Our experiences tell us that a person in SET is more likely to be male and that someone with stereotypically masculine attributes is more likely to be promoted. Historically, the success of women in these fields has been shadowed by their male counterparts. Marie Curie’s first Nobel Prize nomination was initially awarded to her husband. Our experience makes it easier to instinctively imagine a successful male in these roles. Until gender equality becomes the norm, our inbuilt stereotypes and conscious or subconscious biases will not change. Until we have a real mix of types of people across all roles in the technology industry, breaking down current ‘masculine’ stereotypes, we can not break this inbuilt bias.
It is up to the leaders in technology to notice the extent of the gender equality in their company, to sponsor and promote skilled people of all genders. It is up to the leaders in technology to understand and breakdown their own biases towards stereotypically male behaviours. We need to see people of all genders excelling, with their own personalities, not having to become masculine to succeed.
Ruth Bader Ginsburg “I’m sometimes asked when will there be enough [women on the supreme court] and I say, ‘when there are nine,’ people are shocked. But they’d been nine men, and nobody’s ever raised a question about that.”
As a reminder of what is possible, here are just a few inspirational women that have changed history:
Jane Goodall: Jane’s research in chimpanzees triggered a redefinition of the term ‘human’.
Florence Nightingale: A pioneer in data visualisation with the use of infographics, effectively using graphical presentations of statistical data. As well as being “The Lady with the Lamp”.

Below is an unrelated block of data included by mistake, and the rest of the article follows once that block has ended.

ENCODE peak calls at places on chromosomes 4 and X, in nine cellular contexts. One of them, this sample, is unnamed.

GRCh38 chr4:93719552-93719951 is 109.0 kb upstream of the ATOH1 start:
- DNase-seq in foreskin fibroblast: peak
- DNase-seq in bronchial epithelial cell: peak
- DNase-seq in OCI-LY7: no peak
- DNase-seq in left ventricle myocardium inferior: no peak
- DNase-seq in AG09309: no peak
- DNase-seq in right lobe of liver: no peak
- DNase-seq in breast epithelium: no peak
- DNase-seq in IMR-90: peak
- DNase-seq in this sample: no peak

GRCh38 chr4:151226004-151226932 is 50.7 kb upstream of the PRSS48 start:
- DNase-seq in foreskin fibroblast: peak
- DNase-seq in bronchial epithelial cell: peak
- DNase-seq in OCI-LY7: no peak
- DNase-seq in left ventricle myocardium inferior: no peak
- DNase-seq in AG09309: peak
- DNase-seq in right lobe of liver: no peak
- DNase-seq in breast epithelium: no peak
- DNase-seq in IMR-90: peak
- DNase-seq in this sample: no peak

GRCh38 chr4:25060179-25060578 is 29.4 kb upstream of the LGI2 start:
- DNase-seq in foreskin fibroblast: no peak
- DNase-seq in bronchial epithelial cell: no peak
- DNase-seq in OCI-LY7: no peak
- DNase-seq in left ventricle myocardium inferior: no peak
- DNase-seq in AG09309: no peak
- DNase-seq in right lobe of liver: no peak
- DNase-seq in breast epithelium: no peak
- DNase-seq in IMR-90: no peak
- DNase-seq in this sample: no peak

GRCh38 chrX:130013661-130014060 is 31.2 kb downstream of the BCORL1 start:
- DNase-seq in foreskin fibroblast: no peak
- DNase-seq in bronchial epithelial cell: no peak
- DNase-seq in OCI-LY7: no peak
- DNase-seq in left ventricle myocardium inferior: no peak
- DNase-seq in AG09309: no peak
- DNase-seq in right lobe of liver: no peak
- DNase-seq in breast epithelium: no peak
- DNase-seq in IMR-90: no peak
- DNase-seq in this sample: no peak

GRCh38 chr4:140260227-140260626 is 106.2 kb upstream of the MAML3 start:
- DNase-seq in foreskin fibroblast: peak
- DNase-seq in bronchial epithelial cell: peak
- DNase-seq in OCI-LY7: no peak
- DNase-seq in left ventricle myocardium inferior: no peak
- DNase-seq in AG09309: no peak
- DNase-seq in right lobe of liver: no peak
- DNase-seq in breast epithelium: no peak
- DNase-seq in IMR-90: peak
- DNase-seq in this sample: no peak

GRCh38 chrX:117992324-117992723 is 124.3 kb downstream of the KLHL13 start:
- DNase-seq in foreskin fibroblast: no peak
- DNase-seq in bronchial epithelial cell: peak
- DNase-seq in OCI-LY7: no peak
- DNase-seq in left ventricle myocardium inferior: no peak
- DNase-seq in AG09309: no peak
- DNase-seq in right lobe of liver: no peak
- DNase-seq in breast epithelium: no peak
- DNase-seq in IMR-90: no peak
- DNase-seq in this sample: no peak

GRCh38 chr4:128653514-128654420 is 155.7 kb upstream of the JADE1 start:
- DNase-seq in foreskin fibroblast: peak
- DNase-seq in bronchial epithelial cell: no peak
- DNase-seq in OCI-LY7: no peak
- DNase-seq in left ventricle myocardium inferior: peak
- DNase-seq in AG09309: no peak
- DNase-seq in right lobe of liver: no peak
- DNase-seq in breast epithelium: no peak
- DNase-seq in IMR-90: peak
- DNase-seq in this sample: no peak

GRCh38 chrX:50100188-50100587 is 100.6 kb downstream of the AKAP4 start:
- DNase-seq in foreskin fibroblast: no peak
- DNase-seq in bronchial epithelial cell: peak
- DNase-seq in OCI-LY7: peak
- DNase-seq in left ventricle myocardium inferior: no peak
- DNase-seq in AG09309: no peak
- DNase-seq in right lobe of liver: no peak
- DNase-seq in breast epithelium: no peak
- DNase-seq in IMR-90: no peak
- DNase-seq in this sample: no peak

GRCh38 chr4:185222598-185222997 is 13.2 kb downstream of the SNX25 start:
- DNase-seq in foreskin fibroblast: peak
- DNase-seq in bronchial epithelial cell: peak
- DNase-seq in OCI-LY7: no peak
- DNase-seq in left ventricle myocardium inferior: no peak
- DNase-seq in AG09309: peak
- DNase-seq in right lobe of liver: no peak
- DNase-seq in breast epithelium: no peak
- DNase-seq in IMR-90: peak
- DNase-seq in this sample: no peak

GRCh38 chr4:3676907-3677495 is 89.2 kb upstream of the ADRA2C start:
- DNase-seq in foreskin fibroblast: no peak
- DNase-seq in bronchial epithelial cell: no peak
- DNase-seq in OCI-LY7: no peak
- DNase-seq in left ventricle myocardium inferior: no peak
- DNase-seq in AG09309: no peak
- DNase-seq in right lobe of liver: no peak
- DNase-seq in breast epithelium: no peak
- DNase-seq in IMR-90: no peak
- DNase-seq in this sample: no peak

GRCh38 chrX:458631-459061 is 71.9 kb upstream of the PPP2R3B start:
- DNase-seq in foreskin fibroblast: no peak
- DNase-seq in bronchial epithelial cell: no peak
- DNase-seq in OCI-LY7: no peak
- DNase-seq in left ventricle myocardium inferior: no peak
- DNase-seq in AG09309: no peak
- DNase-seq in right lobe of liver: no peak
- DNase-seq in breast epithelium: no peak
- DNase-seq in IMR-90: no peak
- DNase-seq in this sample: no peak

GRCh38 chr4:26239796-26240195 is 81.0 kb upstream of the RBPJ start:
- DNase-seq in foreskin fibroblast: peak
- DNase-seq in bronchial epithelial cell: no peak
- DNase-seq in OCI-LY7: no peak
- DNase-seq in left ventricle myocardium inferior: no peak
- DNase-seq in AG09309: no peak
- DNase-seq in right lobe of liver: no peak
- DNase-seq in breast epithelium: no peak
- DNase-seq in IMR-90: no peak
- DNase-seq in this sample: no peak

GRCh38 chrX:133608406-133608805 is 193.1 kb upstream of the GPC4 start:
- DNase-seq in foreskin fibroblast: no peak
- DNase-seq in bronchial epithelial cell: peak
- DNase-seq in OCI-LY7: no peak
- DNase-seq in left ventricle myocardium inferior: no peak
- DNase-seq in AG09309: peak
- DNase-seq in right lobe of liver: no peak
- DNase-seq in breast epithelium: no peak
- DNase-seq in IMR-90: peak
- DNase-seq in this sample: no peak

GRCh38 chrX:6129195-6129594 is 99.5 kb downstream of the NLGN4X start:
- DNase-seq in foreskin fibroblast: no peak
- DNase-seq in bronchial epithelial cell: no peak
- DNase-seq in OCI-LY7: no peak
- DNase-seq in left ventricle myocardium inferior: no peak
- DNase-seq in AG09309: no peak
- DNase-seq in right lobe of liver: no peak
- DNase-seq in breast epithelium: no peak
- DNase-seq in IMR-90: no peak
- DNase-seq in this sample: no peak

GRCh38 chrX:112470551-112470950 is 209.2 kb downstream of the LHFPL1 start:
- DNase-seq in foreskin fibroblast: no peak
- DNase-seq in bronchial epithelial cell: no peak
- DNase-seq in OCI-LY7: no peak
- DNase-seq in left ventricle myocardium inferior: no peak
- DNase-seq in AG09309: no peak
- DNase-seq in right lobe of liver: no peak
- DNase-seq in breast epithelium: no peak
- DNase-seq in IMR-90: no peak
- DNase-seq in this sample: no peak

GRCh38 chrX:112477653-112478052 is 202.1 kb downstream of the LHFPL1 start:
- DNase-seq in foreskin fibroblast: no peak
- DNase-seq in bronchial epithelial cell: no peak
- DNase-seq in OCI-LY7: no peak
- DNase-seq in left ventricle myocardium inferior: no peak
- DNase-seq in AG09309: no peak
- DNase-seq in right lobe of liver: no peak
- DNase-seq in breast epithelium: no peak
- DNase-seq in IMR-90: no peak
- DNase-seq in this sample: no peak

Margaret Hamilton: An American computer scientist, systems engineer, and business owner. She was director of the Software Engineering Division of the MIT Instrumentation Laboratory, which developed on-board flight software for NASA’s Apollo program.
Sally Ride: An American astronaut and physicist. Born in Los Angeles, she joined NASA in 1978 and became the first American woman in space in 1983.
Grace Hopper: “The Queen of Code” An American computer scientist and United States Navy rear admiral. One of the first programmers of the Harvard Mark I computer, she was a pioneer of computer programming who invented one of the first linkers.
Valentina Tereshkova: Engineer and former cosmonaut. The first and youngest woman to have flown in space with a solo mission on the Vostok 6 on 16 June 1963.
Mae Jemison: An American engineer, physician, and former NASA astronaut. She became the first black woman to travel into space when she served as a mission specialist aboard the Space Shuttle Endeavour.
Dame Stephanie “Steve” Shirley: IT pioneer, businesswoman and philanthropist. Steve founded the Xansa plc software company, who hired hundreds of female programmers.